My intention is to empower you to take conscious steps towards a more meaningful, peaceful, and joyful life.

“I have arrived. I am here. My destination in every step.”

-Thich Nhat Hanh

With Aloha,

Johnny Hoffman

 

 

My Mission: To Alleviate Suffering in All Living Beings.

Aloha my brothers and sisters,

My mission is to alleviate as much suffering as I can in all living beings. It’s a lofty mission, but I’m excited to take it on as my life’s purpose. But first of all, I have to alleviate the suffering in my own life. How can I  fully help others suffer less if I can’t help myself?

It has been quite a month for me. For quite some time now I have had this lingering tension on the left side of my abdominal area which reached all the way to the left side of my jaw. I couldn’t figure out why I had this tension. At first, I was numbing it with alcohol every night which was getting out of control. The alcohol worked to alleviate the tension momentarily but the following day it would reappear. I was resisting this tension, which was causing me to suffer. A couple weeks ago, I was driving to work and the tension was almost unbearable, like a thousand tightly wound knots in my abdomen. I finally surrendered to the tension and accepted it. I did more than accept it, I showed compassion and love to it. My tension went away for 15 minutes of pure bliss and joy. I felt like I was floating in the sky or on an LSD trip. I enjoyed looking at the West Maui mountains as tears of joy went down my face. Soon though, I was back to the reality of my tension in my abdomen. Something awakened in me in that moment, I had to stop resisting pain and start accepting it for me to live a more peaceful life with less suffering. I had awoken to my mission to alleviate suffering in the world.

Fast forward two weeks. My meditation practice has been stronger than ever and I’m focusing on reducing my suffering. I eliminate alcohol and porn from my life because they both contribute to my own suffering. I also switched to a plant-based diet to help reduce suffering in myself, animals, and the planet. By changing my habits and intentionally reducing suffering in the world, I invoked suffering that was deep in my subconscious.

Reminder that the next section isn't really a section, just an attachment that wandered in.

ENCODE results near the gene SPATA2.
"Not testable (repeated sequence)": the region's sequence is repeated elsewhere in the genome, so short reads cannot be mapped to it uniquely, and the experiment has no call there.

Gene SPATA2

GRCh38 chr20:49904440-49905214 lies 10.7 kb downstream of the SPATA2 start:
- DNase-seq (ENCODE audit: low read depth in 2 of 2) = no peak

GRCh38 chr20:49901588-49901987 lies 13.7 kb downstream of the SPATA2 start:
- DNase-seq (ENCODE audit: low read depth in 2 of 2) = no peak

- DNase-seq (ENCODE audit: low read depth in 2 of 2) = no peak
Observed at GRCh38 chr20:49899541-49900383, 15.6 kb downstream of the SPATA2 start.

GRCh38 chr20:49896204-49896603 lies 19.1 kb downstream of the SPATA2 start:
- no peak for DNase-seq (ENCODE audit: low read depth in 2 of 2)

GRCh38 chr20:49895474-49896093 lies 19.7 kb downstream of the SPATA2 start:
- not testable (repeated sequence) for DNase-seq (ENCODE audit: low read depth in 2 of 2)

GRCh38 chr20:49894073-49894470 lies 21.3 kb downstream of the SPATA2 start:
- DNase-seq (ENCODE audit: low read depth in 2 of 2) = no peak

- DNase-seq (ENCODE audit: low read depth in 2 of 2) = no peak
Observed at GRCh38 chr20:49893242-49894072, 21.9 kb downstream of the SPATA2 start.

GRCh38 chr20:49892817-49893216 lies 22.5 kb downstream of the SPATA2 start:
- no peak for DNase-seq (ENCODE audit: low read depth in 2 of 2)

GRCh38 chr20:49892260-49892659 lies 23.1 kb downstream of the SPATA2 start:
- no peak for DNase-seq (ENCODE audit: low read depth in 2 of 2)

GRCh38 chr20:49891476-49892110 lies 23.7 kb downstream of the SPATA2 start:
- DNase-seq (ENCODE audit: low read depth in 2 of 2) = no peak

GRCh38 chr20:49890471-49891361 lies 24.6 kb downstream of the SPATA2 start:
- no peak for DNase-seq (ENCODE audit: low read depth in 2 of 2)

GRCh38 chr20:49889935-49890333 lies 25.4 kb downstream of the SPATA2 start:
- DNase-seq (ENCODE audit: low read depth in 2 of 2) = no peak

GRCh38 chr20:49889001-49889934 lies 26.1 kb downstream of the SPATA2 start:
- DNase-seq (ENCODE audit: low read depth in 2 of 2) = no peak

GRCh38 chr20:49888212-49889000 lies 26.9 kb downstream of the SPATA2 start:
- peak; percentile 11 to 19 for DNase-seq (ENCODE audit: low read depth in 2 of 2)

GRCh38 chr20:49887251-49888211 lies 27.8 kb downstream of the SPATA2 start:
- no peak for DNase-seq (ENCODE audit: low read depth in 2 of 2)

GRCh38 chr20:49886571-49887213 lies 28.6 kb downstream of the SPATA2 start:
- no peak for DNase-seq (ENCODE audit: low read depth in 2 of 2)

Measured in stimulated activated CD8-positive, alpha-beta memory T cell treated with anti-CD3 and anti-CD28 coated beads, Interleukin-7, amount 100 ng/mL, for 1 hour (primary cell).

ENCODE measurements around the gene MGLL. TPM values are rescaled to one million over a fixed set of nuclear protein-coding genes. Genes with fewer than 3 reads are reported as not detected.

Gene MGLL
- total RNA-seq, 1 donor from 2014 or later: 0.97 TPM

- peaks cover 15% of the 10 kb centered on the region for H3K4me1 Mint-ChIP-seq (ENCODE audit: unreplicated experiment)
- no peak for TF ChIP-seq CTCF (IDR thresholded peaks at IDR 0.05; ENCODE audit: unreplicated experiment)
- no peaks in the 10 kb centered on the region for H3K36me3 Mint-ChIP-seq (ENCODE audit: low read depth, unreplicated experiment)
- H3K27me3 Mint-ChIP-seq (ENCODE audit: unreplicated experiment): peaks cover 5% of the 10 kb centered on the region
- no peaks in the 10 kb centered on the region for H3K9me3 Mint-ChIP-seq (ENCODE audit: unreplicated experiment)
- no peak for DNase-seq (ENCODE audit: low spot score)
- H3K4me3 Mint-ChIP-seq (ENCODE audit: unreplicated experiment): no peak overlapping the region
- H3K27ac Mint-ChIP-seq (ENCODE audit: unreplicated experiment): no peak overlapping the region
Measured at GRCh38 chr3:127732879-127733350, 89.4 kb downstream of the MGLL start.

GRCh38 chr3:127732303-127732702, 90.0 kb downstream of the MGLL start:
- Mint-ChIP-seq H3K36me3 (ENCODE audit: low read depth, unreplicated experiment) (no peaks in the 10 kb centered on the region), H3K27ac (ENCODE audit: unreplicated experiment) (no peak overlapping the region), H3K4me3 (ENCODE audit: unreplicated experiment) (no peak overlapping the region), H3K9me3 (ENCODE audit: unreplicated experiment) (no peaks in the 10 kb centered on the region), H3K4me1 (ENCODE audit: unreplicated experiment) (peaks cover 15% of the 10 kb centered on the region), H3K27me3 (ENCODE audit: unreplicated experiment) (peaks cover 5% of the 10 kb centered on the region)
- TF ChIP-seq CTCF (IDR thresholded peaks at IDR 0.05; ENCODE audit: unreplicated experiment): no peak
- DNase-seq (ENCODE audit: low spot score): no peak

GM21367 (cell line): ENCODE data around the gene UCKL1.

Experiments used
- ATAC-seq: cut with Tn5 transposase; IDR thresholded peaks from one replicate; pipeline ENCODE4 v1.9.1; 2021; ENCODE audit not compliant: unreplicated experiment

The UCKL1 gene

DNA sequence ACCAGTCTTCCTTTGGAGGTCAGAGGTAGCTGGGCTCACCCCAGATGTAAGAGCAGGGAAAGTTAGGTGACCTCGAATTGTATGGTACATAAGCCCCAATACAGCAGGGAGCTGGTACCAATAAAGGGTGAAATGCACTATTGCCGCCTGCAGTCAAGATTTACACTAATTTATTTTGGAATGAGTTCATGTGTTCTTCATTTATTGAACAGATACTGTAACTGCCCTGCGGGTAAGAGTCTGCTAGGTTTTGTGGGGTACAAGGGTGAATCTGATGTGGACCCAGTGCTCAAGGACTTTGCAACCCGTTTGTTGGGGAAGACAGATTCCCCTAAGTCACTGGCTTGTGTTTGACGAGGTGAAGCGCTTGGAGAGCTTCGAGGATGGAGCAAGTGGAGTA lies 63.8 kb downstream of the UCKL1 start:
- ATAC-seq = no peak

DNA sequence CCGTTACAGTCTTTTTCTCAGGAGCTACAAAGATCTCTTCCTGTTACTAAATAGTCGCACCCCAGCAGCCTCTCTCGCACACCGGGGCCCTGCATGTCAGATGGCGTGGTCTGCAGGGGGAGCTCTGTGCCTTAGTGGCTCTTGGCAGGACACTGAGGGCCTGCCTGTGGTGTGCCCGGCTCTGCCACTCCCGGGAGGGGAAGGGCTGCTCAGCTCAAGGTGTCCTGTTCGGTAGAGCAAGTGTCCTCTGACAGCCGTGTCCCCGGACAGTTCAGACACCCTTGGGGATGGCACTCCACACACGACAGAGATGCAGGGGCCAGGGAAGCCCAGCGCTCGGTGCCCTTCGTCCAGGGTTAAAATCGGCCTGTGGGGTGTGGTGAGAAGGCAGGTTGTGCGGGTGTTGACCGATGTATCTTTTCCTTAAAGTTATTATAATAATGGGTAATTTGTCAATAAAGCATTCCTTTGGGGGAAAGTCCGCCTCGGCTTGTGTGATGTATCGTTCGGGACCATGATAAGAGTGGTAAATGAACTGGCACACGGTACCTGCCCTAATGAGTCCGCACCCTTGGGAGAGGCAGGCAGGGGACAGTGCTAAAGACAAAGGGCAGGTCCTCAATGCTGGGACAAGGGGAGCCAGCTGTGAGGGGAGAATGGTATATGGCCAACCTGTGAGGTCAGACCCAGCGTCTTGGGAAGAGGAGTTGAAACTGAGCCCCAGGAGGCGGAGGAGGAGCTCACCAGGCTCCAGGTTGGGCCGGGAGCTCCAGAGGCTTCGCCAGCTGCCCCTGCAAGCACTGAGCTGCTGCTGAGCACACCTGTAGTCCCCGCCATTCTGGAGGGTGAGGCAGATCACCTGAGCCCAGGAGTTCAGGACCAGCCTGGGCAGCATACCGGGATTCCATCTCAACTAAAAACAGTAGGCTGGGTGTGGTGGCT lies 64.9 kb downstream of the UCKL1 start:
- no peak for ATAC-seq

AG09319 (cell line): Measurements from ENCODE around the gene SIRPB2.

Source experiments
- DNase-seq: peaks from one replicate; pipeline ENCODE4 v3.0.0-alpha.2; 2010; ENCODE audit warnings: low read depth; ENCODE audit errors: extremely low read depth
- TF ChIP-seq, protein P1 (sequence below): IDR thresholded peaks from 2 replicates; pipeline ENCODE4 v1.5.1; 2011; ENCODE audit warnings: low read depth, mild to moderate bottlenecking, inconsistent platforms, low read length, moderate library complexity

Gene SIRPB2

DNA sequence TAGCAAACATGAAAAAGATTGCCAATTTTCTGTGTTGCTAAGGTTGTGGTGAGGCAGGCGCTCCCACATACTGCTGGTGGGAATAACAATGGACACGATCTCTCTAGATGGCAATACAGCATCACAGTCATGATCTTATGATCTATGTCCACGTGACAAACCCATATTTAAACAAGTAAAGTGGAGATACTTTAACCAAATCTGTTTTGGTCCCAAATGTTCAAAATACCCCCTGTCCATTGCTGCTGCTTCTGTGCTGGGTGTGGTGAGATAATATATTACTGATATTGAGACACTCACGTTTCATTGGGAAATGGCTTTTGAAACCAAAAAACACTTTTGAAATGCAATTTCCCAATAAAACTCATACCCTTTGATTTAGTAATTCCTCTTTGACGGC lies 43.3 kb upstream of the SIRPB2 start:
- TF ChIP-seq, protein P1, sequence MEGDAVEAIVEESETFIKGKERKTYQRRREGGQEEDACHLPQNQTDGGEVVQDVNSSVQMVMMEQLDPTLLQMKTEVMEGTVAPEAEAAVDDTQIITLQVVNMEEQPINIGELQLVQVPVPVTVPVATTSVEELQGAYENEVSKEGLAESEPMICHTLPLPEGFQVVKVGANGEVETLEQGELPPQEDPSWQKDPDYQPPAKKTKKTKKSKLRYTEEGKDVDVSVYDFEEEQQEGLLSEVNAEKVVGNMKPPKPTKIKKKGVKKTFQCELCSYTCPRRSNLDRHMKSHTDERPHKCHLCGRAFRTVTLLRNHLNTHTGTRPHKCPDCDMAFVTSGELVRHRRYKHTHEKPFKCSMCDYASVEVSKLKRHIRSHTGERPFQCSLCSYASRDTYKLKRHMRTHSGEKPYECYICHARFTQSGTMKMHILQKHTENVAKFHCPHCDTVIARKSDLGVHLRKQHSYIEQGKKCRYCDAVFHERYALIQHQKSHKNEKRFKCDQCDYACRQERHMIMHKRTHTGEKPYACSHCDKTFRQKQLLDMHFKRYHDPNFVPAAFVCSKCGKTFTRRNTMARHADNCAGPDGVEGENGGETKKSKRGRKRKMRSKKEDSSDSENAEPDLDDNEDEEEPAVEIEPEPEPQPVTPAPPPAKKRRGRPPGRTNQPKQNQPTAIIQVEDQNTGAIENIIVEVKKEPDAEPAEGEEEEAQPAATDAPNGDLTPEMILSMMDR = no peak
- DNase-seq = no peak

In my deep 30 minute meditations, I suddenly find myself reliving old memories from my childhood. All of these memories are either pure rage or rumination over unskillful actions I have done in my past (stealing, cheating, lying). Instead of judging or running from these memories, I choose to accept, love, and show compassion to myself. I imagine myself as a child, filled with rage, confusion, and fear.

Pain doesn’t decompose. Pain lives in us until we confront it with love, compassion, and forgiveness. Suppressing this pain never works.

“What you resist, will persist.” -Carl Yung

What could be more logical than showing compassion, love, and forgiveness to yourself? What could be more insane than hating, judging, and running away from yourself? Clearly, we need to hold ourselves accountable for our wrongdoings but after that is done with, we must forgive and love ourselves. As a child, I would throw temper tantrums when things didn’t go my way. I would have mental breakdowns when playing golf, basketball, or even when my favorite teams lost in the playoffs. This pain still lives on within me because I suppressed and ran away from it. I judged myself and labeled my former self as a sensitive, weak, and inferior version of myself. In my teen years, I was calm and collective for the most part because I vowed to never be that inferior self again.

Yesterday afternoon I fell apart and broke down. So many emotions running through my body. So much pain, suffering, joy, and pure bliss all mixed into one moment.  The tension was truly alleviated once I showed true compassion, love, and forgiveness to my darker side. Radical acceptance was key to ending my suffering and I believe it is key to alleviating the suffering of mankind. So many of us are hurt by old wounds that never properly healed. The people who hurt the most, hurt others. Almost all horrendous acts done by humankind are rooted in hurt individuals who look to cause suffering to others because they themselves are in so much pain.

I’m excited to share my journey to a more meaningful and peaceful life. I thank you all for reading this blog post. By reading this post, you help me live out my purpose to alleviate suffering in all living beings.

“When we learn how to suffer, we suffer much less.”

-Thich Nhat Hanh

With the Aloha Spirit,

Johnny Hoffman

Resistance: The Root of Pain, Suffering, and Insanity.

We are either resisting life or accepting it.

Whether that be sitting in traffic, aging, sickness, or our own mortality. Many ignore the truth and live in an imaginary world of what life is supposed to be or should be. Anytime you say should or suppose to be, you are resisting the truth. Resistance to the truth of life causes suffering. So why do people choose resistance? Accepting the truth is scary while resisting gives us a false sense of security and control. It’s easier in the short-term to avoid or resist aging, disease, and death than accept it. In the long-term, it can cause a tremendous amount of suffering within you and the world.

Suffering = Pain x Resistance 

  • The world should be at peace, but it isn’t.
  • My parents should be supportive, but they’re not.
  • I shouldn’t be stuck in traffic, but I am.
  • Relationships aren’t supposed to be this difficult, but it is.